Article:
Adds Bono: “There is the defying-gravity aspect of it. There’s this fear that this might be the one where the nose of the plane starts to dip down. It’s very hard when you see talents and prolific imaginations that are so great, and wonder, ‘Where’d it go?’ And then you think, ‘That can happen to us! In fact, it’s likely to. And what might stop it?”’

Bono rounds a corner onto a narrow Dublin street, boots crunching on old cobblestone, sleek, black double-breasted overcoat flapping in the January breeze. The street’s only occupants, a flock of fat pigeons, wobble into the air to get out of his way. Bono stretches an arm to try to touch one of them as it flutters overhead. “One beak to another,” he says with a laugh. His enthusiasm and charisma are such that it’s hard not to laugh with him, even if you don’t quite get the joke. “The Dublin walk, by the way, is called ‘the pigeon’,” Bono says. “You probably haven’t seen it yet.” He demonstrates, breaking into a thuggish pimp strut, and laughs again.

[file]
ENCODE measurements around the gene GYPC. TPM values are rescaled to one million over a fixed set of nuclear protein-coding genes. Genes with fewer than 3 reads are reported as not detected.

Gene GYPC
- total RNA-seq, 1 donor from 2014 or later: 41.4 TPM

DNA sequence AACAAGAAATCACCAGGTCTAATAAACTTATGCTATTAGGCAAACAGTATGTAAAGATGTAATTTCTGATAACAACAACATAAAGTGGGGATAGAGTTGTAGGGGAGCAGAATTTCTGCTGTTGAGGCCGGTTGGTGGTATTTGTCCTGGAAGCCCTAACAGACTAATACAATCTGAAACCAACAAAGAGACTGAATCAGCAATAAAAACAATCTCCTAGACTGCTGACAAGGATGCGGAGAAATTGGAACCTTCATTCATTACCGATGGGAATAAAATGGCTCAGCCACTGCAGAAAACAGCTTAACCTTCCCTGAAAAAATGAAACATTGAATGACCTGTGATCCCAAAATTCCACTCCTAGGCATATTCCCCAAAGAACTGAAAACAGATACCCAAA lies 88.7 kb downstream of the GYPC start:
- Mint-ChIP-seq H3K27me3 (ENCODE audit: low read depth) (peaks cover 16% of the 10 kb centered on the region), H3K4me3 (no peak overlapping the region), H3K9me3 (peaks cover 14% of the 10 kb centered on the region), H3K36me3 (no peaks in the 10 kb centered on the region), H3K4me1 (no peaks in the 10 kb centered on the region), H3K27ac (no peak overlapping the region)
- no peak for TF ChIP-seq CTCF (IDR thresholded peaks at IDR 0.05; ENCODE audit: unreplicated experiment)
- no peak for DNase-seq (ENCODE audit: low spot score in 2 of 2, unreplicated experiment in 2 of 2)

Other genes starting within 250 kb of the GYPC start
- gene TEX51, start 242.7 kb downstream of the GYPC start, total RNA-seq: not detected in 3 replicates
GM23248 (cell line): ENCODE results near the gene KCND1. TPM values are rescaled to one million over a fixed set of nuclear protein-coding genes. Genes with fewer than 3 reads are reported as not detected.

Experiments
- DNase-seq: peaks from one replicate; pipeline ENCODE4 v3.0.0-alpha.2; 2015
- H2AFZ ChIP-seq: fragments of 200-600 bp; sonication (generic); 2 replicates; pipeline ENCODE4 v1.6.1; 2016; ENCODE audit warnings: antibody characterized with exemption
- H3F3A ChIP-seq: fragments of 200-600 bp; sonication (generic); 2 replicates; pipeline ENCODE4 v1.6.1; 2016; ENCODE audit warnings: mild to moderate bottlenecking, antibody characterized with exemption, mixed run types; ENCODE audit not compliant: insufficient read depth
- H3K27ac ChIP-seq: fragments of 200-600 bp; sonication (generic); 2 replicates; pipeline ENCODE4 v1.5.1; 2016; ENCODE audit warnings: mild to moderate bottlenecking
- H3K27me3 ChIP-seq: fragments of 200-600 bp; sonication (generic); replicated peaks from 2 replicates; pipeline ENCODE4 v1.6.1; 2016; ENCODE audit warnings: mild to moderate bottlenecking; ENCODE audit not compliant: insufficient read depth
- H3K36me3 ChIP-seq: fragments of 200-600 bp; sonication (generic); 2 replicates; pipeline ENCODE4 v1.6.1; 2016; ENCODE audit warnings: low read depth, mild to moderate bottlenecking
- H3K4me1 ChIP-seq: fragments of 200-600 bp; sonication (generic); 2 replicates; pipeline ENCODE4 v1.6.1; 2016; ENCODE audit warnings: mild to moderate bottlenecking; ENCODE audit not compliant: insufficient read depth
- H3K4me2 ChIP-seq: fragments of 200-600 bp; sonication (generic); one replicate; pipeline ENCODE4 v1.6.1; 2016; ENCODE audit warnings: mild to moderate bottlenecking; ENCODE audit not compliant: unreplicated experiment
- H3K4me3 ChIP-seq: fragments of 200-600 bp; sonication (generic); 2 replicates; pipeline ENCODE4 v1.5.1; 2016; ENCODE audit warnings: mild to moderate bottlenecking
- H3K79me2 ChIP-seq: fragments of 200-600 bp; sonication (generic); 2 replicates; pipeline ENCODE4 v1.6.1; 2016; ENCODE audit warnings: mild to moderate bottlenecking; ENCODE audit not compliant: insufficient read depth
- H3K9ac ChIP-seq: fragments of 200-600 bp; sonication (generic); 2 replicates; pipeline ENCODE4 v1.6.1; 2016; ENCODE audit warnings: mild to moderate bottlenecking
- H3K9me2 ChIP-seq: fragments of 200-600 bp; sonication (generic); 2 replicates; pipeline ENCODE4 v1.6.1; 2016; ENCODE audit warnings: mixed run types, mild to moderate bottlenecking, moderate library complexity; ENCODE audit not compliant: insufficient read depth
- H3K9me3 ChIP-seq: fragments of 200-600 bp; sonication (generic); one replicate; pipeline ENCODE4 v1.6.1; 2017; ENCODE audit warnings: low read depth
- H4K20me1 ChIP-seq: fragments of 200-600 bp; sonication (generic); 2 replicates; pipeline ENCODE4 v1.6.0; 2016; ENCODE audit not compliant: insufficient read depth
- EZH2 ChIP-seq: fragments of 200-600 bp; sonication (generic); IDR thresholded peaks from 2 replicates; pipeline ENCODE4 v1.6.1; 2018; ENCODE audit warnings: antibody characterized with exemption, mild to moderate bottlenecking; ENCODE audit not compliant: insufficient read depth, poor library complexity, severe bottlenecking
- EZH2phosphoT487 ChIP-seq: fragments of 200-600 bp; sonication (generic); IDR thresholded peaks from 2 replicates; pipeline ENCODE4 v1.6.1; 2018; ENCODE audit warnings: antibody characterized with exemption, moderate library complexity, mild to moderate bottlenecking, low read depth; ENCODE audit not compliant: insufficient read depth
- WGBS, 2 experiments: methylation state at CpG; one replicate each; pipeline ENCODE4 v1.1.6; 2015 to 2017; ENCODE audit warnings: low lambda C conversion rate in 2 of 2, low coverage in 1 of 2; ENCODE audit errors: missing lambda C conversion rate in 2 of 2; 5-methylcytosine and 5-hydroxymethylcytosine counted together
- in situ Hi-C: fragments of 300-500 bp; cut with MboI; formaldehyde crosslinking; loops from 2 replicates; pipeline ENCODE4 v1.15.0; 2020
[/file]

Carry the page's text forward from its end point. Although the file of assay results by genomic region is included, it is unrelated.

He’s running late for his next appointment, which is not unusual in what must be one of the most overstuffed lives on the planet: “part-time” rock stardom; global advocacy for Africa’s poor that has won him nominations for the Nobel Peace Prize; various multinational business and charitable ventures; an op-ed column for The New York Times; and four kids with Ali Hewson, his wife of 26 years. “I find it very hard to leave home,” he says, “because my house is full of laughter and songs and kids.”

Earlier, he had also been late for lunch. “My wife is out of town with her clothing line, and I had to get the kids off to school,” he apologised. Of his multi-tasking, he says: “I wanna squeeze every drop out of the day. But it’s also the tyranny of good ideas, y’know, because if you spot one, or if you have one, then you think you have to follow through on it. And that might be a psychosis — I may have to get that fixed.”